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Exercise and Diabetes

Understanding exercise and diabetes is an important part of your diabetic management tools.

Managing blood glucose levels is very important for type 2 diabetics.

Learning to eat healthy, reduce stress and exercise are a few ways you can help manage your health.

There are many benefits to exercise including promoting weight loss, relieving stress, reducing certain medical risks like heart disease, high blood pressure and high cholesterol just to name a few.

Benefits of Exercise for Diabetics

Part of understanding exercise and diabetes is knowing the benefits of being active.

Exercise can help you fight this disease and lower your blood sugar levels.

Exercise is a well known benefit for type 2 diabetics. 

Exercise can bring you many benefits that will help you not only manage your blood glucose levels, but make you healthier.

It can minimize risks of certain medical conditions. 

Here are even more ways regular workouts help you get fit and healthy;
  • Promotes Weight Loss
  • Improves the body’s use of insulin
  • Relieves Stress
Exercising also brings many medical benefits that go beyond managing your blood sugar levels such as reduced blood pressure, increased bone and muscle strength, lowering cholesterol and improving blood circulation reducing risk of heart disease.

Helps Blood Glucose Levels

Normally the pancreas releases two hormones, insulin and glucagon, to help regulate blood glucose levels.

Insulin is used to lower the blood sugar levels and increases the amount of glucagon in the liver. The glucagon slowly increases the blood sugar levels if it falls too low.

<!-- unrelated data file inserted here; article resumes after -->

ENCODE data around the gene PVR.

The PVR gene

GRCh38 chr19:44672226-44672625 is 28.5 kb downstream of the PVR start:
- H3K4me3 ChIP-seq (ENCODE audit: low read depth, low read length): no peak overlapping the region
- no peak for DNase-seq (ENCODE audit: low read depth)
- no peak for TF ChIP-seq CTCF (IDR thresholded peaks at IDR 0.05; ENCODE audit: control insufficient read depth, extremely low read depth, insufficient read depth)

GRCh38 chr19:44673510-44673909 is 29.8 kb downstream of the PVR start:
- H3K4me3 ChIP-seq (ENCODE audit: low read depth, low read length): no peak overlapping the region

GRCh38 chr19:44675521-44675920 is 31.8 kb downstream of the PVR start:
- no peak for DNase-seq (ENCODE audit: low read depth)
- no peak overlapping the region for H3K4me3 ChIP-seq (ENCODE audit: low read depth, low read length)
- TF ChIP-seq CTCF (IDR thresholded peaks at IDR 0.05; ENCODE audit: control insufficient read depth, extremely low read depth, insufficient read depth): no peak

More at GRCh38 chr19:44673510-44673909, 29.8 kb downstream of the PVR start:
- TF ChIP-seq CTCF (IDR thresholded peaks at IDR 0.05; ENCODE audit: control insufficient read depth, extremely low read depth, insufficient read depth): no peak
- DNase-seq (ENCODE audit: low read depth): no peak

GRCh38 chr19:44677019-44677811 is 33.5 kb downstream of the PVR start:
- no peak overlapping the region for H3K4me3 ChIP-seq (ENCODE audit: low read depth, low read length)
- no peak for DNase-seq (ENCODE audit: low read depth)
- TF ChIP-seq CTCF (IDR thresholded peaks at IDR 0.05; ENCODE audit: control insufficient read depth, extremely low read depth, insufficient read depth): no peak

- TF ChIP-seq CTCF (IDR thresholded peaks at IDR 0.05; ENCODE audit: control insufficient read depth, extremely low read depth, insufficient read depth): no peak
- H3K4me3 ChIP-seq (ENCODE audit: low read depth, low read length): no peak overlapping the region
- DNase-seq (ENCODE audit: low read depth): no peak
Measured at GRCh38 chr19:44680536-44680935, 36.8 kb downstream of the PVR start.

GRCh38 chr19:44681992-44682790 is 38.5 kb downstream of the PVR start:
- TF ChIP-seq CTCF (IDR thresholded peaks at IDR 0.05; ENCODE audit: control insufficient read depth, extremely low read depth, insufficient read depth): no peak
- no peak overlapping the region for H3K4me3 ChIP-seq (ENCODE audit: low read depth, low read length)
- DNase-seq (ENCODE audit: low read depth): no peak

However, for people with type 2 diabetes, the amount of insulin released is either insufficient or the body does not process them correctly. 

man vs woman boxingExercise can help lower your blood sugar levels when the insulin cannot making exercise and diabetes important. 

When you exercise your body needs extra energy for the muscles. 

This energy comes from glucose in your system. 

When you do short bursts of activity like a quick sprint to the car the muscles and the liver release stored glucose for fuel.

With extended exercise like a brisk 20 to 45 minute walk or some structured exercise routine, your muscles takes glucose up to 20 times more than the normal amount. 

This in turn helps to lower your blood sugar levels.

Intense workouts can have just the opposite effect and instead of lowering the sugar levels it can actually increase blood glucose levels.

This is something to keep in mind when planning exercise and diabetes management.

Because intense workouts are seen as a “stress” by the body, your body will release stress hormones. 

This stress hormone causes the body to increase the available blood glucose to help fuel the muscles. 

So if you are doing a strenuous workout, be sure to check your blood sugar levels after your workout. 

If your blood glucose levels are extremely high, wait to exercise at a later time when the levels are more stable. 

Types of Exercise

Any exercise will help you manage your blood glucose levels whether it be strength training or aerobics.